The reports into Rotherham and revelations of similar incidents in Oxford as well as the emergence of events in Rochdale and other places show that Rotherham is not an isolated incident, a spokesman for the Office of Police and Crime Commissioner (OPCC) said.
Until we have completed internal work we must assume that the risk exists that there could be a Rotherham here, as there could be anywhere.
He added: Mr Hogg has asked Chief Constable Shaun Sawyer to examine our response to these issues and to provide him with assurance.
Mr Hogg expects to receive this report in the next month.
Allegations of assault, harassment and unlawful arrest were among the hundreds of complaints made against South Yorkshire Police in a year, new figures reveal.
Some 388 cases were investigated by the force s professional standards department, and included 124 claims of officers, special constables or other police workers showing incivility, impoliteness and intolerance . There were five allegations of sexual assault, 15 of corrupt practice, and 30 of mishandling property. Data for the year to March, obtained by The Star under its Your Right To Know campaign, found five arrests were later made as a result of public complaints – and another 101 conduct cases were referred to the unit.
Detective Superintendent Terry Mann, head of the professional standards department, told The Star that upholding standards and the integrity of the force is a priority . We continue to make sure police officers and staff are acting appropriately and standards are being withheld, he said. At every opportunity the department ensures thorough and professional investigations take place in support of victims making complaints – and ensures we deal with cases where we do go wrong.
South Yorkshire Police wants to be transparent and open and is making great strides in achieving that. Where we do find evidence of gross misconduct, we do whatever we can to ensure the truth comes out. Sheffield complaints totalled 340 between April 2012 and March 2013, while there were 135 in Rotherham, 116 in Barnsley, 126 in Doncaster, and 100 others throughout the force.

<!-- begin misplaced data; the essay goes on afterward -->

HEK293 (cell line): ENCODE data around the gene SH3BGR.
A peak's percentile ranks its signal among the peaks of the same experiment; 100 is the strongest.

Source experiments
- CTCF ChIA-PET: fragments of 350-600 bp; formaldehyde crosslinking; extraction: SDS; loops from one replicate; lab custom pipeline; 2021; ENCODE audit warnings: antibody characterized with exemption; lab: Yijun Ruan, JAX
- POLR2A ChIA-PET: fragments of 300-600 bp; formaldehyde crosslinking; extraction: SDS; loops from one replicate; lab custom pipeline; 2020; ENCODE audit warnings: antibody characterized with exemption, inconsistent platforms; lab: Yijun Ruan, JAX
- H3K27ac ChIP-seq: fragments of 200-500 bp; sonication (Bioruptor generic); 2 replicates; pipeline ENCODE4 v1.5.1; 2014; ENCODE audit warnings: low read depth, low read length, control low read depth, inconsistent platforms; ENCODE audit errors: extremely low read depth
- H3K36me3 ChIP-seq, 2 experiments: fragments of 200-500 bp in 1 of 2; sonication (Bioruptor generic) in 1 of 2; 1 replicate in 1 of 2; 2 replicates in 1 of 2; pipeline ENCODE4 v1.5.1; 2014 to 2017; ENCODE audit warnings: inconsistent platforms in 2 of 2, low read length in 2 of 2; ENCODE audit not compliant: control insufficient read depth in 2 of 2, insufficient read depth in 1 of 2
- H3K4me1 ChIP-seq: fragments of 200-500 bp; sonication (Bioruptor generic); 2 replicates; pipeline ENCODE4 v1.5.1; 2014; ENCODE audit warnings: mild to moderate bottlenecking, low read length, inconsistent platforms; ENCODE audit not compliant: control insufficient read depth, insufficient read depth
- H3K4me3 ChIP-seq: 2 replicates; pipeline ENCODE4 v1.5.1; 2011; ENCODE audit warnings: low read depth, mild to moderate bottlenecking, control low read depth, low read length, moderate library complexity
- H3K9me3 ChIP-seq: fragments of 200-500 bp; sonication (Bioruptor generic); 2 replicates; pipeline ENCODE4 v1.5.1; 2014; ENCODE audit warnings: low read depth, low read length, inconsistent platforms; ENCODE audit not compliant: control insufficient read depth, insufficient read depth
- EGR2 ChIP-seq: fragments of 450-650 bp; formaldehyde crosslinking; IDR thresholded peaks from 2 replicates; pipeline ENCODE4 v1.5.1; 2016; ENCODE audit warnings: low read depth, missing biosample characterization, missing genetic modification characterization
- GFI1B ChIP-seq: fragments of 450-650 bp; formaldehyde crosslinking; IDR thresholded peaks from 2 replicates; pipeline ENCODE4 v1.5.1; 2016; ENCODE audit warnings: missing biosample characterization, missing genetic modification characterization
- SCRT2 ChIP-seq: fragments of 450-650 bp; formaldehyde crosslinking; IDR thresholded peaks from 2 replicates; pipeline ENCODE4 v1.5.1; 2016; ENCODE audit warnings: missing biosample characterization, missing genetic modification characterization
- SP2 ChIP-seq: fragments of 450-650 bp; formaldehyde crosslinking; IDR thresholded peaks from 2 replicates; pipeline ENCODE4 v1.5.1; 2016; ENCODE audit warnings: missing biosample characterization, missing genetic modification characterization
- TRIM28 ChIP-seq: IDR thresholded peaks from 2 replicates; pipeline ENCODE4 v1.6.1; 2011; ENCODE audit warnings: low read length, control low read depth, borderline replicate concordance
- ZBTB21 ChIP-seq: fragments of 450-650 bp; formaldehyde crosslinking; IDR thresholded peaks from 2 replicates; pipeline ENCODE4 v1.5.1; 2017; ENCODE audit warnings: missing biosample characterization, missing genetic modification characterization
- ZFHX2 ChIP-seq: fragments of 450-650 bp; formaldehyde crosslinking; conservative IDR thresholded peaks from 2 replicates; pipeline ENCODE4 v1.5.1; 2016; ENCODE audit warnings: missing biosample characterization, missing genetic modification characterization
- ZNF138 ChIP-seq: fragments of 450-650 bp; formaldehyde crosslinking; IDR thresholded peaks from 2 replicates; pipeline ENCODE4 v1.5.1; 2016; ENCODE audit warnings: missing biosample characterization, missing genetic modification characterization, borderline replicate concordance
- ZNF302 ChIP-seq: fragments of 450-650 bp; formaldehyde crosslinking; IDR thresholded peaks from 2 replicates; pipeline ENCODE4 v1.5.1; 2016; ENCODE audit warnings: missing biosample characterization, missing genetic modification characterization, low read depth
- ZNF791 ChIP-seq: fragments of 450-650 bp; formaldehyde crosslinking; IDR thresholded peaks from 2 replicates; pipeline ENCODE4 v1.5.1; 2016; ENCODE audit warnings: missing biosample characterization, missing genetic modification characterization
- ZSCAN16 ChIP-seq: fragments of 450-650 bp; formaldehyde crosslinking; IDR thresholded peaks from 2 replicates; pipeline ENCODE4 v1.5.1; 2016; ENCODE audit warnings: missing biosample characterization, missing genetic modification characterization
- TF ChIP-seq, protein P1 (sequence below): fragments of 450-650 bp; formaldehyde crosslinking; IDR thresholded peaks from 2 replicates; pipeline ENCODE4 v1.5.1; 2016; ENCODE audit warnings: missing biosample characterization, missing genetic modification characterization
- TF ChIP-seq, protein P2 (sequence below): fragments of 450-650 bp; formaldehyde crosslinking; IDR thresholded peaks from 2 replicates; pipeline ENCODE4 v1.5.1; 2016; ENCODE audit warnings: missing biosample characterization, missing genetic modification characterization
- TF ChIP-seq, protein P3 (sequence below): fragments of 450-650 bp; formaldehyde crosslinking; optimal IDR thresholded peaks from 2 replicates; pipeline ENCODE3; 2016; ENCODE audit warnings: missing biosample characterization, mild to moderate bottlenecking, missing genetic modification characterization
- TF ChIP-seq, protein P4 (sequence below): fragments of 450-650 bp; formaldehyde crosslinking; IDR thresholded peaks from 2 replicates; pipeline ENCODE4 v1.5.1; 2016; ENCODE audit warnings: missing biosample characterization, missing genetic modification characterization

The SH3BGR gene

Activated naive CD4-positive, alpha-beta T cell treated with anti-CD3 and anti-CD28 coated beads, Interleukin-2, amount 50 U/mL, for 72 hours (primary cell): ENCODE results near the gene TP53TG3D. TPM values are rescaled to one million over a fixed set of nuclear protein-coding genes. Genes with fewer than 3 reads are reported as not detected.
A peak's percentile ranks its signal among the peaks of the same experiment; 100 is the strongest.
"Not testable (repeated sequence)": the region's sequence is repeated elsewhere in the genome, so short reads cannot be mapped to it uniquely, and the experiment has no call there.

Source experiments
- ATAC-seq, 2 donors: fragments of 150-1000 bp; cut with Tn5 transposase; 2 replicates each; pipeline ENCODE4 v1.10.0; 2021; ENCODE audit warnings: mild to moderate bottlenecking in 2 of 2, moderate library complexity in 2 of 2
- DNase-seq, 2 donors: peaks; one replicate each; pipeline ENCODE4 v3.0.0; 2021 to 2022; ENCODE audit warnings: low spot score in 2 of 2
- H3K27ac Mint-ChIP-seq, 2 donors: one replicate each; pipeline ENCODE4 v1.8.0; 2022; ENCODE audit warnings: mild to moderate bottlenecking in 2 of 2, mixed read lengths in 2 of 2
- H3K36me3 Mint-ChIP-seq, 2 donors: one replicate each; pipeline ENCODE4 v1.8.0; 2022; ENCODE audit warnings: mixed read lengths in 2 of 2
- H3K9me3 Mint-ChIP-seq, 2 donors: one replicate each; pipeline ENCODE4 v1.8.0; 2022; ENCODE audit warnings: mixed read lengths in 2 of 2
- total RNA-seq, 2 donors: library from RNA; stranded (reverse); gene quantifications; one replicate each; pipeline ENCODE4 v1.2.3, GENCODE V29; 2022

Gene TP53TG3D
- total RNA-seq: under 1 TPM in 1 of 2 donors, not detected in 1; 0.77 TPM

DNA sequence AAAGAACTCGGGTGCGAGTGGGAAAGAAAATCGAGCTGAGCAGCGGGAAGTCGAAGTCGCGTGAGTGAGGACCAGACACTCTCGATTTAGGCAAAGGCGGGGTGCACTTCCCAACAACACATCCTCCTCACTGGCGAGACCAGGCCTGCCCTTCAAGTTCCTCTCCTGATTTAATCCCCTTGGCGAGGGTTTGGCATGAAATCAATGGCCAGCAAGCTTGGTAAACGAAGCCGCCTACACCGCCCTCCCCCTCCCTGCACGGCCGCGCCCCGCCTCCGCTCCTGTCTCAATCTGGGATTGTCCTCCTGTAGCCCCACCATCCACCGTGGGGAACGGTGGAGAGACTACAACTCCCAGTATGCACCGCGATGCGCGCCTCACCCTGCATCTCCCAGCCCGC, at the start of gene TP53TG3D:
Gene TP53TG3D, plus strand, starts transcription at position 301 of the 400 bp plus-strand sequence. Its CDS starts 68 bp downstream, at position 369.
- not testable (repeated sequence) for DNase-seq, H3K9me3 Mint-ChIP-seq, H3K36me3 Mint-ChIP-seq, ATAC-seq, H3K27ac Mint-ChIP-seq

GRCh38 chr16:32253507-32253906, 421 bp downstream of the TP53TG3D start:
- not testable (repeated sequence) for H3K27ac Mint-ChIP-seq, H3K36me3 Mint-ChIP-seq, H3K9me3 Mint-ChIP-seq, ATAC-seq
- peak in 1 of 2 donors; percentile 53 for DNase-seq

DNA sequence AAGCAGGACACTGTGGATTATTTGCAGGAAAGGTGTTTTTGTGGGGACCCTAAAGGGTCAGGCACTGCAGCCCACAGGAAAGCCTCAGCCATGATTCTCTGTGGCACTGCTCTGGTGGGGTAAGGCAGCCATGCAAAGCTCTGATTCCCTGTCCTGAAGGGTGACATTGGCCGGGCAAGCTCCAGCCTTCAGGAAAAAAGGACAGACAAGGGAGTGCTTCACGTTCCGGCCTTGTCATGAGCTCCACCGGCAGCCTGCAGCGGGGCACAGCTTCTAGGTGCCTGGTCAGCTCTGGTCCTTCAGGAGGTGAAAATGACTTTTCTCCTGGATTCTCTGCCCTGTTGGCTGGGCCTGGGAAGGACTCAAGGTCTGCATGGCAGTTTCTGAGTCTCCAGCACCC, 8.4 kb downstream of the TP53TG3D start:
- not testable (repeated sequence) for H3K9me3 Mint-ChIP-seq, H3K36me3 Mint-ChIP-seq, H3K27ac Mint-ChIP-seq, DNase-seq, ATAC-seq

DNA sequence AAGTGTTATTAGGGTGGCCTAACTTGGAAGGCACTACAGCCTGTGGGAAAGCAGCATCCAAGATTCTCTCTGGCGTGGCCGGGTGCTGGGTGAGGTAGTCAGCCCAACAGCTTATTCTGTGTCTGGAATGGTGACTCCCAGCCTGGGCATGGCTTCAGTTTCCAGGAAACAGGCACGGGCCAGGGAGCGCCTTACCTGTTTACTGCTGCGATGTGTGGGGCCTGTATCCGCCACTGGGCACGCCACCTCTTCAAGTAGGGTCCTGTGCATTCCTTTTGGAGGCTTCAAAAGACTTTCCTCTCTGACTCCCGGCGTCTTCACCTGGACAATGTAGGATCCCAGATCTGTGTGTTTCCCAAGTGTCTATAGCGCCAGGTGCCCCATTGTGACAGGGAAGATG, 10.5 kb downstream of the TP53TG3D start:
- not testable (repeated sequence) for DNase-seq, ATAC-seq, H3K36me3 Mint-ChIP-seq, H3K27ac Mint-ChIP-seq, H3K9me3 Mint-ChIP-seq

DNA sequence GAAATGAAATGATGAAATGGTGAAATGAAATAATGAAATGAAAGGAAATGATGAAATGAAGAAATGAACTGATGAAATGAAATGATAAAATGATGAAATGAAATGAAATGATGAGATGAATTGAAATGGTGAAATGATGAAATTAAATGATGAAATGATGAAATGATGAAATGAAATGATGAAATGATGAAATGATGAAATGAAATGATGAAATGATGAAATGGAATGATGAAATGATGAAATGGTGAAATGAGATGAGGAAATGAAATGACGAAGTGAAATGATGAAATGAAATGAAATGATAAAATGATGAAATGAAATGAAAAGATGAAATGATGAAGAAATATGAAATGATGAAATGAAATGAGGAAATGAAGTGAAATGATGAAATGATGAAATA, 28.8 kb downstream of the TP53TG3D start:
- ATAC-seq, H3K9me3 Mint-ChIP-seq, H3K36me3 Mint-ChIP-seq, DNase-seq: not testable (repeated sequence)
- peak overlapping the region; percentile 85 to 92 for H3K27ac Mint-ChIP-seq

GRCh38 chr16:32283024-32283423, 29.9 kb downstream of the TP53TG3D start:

The majority, at 142 incidents, were dealt with by local resolution where a solution such as a formal apology is found. Ten complaints were upheld, which can result in misconduct hearings or meetings leading to sanctions such as warnings or dismissals. There were 58 not upheld and 29 dispensed with – which can often happen after court proceedings find defendants guilty.
DCI Mark Foster, who leads the complaints section, said the majority of cases were about improving staff standards and training.
He added: There aren t many cases where we find such wrongdoing that they do end up sending cases to a misconduct meeting or hearing.
With complaints from the public the complainant has a right of appeal to the Independent Police Complaints Commission to get fairness, and the vast majority of cases show that, where we have made a mistake, it has been a mistake, not serious wrongdoing.